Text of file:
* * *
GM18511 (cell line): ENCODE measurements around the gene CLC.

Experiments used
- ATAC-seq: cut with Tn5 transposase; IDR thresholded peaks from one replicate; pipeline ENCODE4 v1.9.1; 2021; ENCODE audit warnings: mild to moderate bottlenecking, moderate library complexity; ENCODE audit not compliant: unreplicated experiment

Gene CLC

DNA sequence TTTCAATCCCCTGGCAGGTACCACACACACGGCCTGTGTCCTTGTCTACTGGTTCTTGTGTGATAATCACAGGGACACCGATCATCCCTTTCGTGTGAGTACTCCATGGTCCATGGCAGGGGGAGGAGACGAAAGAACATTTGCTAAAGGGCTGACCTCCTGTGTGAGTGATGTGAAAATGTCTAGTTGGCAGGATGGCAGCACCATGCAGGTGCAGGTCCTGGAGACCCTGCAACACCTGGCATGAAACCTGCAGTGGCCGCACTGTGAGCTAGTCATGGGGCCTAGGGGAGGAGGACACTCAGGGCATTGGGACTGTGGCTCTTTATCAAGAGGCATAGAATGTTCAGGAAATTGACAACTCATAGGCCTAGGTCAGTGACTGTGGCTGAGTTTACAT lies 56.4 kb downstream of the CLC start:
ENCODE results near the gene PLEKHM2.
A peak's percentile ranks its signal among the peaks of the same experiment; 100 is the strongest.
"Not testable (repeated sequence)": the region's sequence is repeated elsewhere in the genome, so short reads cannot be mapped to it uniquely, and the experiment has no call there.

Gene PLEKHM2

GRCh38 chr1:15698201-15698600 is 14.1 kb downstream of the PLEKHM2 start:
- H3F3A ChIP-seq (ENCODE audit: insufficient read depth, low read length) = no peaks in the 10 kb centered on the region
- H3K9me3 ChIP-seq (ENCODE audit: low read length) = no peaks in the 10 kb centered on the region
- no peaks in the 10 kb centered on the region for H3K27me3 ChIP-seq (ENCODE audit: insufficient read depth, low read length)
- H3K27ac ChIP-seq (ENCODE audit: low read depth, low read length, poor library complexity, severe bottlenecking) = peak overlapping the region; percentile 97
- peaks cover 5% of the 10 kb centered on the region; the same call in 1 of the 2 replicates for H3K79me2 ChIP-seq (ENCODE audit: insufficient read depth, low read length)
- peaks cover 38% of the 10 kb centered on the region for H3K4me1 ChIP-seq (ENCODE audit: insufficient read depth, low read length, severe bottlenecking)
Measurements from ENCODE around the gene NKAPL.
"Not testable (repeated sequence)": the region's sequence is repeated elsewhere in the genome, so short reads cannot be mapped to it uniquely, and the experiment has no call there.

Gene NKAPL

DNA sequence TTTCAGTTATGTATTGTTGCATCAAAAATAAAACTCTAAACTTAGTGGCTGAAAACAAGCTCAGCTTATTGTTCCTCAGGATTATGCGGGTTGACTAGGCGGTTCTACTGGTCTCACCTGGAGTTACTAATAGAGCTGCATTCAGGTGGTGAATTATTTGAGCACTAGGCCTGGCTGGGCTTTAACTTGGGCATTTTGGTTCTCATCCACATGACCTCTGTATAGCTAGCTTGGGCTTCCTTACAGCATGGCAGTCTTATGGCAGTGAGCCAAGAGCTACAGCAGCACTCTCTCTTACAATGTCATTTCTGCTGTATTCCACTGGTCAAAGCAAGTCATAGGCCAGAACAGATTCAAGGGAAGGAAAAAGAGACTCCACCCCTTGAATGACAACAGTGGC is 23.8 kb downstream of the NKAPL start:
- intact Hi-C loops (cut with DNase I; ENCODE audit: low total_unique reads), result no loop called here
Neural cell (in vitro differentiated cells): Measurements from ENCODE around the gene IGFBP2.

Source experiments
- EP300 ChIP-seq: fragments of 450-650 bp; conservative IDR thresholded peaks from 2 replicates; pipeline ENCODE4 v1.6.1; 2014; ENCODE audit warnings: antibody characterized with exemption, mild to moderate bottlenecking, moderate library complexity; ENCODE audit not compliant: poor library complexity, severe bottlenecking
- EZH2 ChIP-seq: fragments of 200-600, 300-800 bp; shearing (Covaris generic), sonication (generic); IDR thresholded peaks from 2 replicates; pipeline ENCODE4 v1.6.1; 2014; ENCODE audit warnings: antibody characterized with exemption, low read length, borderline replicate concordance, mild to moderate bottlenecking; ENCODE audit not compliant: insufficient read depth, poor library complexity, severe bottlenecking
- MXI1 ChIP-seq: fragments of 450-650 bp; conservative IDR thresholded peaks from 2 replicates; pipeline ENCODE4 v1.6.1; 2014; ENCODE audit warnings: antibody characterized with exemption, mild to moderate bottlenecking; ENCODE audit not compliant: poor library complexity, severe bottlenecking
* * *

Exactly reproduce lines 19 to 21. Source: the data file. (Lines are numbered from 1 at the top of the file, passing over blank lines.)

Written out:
Gene NKAPL

DNA sequence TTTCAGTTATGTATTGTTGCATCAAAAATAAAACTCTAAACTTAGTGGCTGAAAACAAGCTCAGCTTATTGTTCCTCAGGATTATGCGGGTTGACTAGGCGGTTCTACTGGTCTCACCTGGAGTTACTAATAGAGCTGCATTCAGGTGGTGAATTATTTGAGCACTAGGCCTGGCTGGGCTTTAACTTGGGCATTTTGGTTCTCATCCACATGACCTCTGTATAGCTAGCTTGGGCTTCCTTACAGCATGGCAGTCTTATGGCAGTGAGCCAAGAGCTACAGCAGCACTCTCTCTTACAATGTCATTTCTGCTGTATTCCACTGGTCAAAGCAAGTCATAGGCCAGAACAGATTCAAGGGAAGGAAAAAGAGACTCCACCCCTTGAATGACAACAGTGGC is 23.8 kb downstream of the NKAPL start:
- intact Hi-C loops (cut with DNase I; ENCODE audit: low total_unique reads), result no loop called here